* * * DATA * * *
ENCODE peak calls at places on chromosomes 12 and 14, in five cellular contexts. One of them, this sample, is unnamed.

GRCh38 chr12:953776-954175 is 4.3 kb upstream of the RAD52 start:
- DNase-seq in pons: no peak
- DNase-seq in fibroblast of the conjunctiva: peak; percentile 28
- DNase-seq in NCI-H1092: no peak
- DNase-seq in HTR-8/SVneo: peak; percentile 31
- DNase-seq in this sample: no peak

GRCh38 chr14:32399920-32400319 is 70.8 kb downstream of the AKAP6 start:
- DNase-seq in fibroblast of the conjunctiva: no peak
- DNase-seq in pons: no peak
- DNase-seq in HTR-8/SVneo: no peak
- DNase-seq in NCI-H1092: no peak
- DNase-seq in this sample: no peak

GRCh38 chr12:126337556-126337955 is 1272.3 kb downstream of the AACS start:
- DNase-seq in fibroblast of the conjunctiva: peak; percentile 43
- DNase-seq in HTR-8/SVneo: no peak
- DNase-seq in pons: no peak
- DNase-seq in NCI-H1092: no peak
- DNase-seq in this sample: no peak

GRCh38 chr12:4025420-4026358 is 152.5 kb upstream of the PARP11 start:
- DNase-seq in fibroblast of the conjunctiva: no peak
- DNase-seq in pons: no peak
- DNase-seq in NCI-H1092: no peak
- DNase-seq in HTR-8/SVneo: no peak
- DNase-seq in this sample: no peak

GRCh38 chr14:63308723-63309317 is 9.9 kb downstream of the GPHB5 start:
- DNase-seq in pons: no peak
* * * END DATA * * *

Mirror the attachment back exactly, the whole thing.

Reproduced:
ENCODE peak calls at places on chromosomes 12 and 14, in five cellular contexts. One of them, this sample, is unnamed.

GRCh38 chr12:953776-954175 is 4.3 kb upstream of the RAD52 start:
- DNase-seq in pons: no peak
- DNase-seq in fibroblast of the conjunctiva: peak; percentile 28
- DNase-seq in NCI-H1092: no peak
- DNase-seq in HTR-8/SVneo: peak; percentile 31
- DNase-seq in this sample: no peak

GRCh38 chr14:32399920-32400319 is 70.8 kb downstream of the AKAP6 start:
- DNase-seq in fibroblast of the conjunctiva: no peak
- DNase-seq in pons: no peak
- DNase-seq in HTR-8/SVneo: no peak
- DNase-seq in NCI-H1092: no peak
- DNase-seq in this sample: no peak

GRCh38 chr12:126337556-126337955 is 1272.3 kb downstream of the AACS start:
- DNase-seq in fibroblast of the conjunctiva: peak; percentile 43
- DNase-seq in HTR-8/SVneo: no peak
- DNase-seq in pons: no peak
- DNase-seq in NCI-H1092: no peak
- DNase-seq in this sample: no peak

GRCh38 chr12:4025420-4026358 is 152.5 kb upstream of the PARP11 start:
- DNase-seq in fibroblast of the conjunctiva: no peak
- DNase-seq in pons: no peak
- DNase-seq in NCI-H1092: no peak
- DNase-seq in HTR-8/SVneo: no peak
- DNase-seq in this sample: no peak

GRCh38 chr14:63308723-63309317 is 9.9 kb downstream of the GPHB5 start:
- DNase-seq in pons: no peak